As shown in FIG. 2 and FIG. 5, the reflectors 30 and 32 are slidably mounted on the first socket plate 40 and the second socket plate 50 by passing fasteners 120, 121, 122, 123, 124, 125, 126, 127, 128, 129, 130, 131 through slots 140, 141, 142, 143, 144, 145, 150, 151, 152, 153, 154, 155 and through holes 210, 211, 212, 213, 214, 215, 220, 221, 222,223, 224, 225 respectively.

In a second embodiment, the arrangement described above is reversed such that there is a plurality of slots 160, 161, 162, 163, 164, 165 and 170, 171, 172, 173, 174, 175, 176 in the first socket plate 40 and the second socket plate respectively (as shown in FIG. 4) and a plurality of holes 190, 191, 192, 200, 201, 202 and 193, 194, 195, 203, 204, 205 in reflector 30 and reflector 32 respectively (as shown in FIG. 6). Reflectors 30 and 32 are slidably mounted onto the bottom surface of the first socket plate 40 and the second socket plate 50 in the same fashion as described in the first embodiment.

In a third embodiment, the reflectors 30 and 32 have a plurality of slots 140, 141, 142, 150, 151, 152 and 143, 144, 145, 153, 154, 155 respectively (as shown in FIG. 2) and the first and second socket plates 40, 50 also have a plurality of slots 160, 161, 162, 163, 164, 165 and 170, 171, 172, 173, 174, 175 respectively (as shown in FIG.4). Reflectors 30 and 32 are slidably mounted onto the bottom surface of the first socket plate 40 and the second socket plate 50 (as shown in FIG.11A. 11B, and 11C) in the same fashion as described in the first embodiment.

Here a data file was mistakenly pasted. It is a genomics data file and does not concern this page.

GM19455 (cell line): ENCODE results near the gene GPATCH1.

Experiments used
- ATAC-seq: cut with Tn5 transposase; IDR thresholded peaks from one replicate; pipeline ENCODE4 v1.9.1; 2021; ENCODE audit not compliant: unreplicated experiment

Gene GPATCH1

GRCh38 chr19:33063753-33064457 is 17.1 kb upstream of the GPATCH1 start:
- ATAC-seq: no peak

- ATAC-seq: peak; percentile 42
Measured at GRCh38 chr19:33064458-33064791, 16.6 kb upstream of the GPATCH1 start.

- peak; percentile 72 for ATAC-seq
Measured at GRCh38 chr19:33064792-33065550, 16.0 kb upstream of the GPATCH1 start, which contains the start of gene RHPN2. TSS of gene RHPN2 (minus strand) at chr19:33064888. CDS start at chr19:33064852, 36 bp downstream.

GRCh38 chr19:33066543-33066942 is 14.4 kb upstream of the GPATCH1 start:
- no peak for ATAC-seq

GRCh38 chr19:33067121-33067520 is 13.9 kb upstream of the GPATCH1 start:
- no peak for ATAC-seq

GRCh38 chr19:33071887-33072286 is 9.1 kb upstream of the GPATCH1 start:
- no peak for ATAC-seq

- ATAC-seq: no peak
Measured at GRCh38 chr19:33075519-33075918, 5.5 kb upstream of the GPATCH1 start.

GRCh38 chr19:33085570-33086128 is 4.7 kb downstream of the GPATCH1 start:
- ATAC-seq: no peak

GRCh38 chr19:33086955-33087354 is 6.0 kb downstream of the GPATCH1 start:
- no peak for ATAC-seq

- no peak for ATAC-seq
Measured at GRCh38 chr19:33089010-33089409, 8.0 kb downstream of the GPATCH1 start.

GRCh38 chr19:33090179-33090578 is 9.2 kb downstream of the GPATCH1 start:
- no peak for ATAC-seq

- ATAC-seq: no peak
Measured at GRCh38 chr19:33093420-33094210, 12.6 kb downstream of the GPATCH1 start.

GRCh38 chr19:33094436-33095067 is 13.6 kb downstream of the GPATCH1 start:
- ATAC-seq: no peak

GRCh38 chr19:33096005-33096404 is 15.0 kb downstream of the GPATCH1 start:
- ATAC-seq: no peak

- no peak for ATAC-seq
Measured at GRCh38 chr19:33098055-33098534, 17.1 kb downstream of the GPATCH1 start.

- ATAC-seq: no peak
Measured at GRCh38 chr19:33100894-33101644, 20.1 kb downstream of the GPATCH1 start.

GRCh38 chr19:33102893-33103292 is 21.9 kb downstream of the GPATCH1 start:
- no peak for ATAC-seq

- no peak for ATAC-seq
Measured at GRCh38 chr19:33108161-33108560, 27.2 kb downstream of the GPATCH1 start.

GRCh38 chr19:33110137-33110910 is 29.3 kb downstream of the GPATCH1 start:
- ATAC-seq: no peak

The retrofit can be adapted such that fewer or more fasteners, slots and holes then described above are needed to movably mount the reflectors onto the socket plates. There may be as few as two mutual attachment points on the each the reflectors and sockets. It will also be appreciated that the locations of the slots, holes, and fasteners can be varied.

Gaps exists between the heads of the fasteners 120, 121, 122, 123, 124, 125, 126, 127, 128, 129, and 130 the top surface of the reflectors 30 and 32 thereby allowing the reflectors 30 and 32 to float above the socket plates 40 and 50. FIG. 2A shows the gap 190 between the head 120A of fastener 120 and reflector 30. This gap facilitates a slidable relation between the socket plates and the reflectors. It will be appreciated that other configurations can allow a slidable relation between the socket plates and the reflectors. For example the socket plate could be configured to have a rail in parallel with the reflector, the rail received by a grove in the reflector in a secured but slidable relation. Alternatively, the reflector could be configured to have a rail in parallel with the reflector, the rail received by a grove in the socket plate in a secured but slidable relation

As shown in FIG. 12A and FIG. 12B. the length of tie retrofit 10 can expand and contract by moving the socket plates 40 and 50 in the horizontal plane, towards each other and away from each other, respectively. The amount of expansion and contraction correlates with the size of the slots 140, 141, 142, 143, 144, 145, 150, 151, 152, 153, 154, 155, 160, 161, 162, 163, 164, 165, 170, 171, 172, 173, 174, 175. Typically, the slots will enable the retrofit 10 to expand or contract approximately 23.5 mm.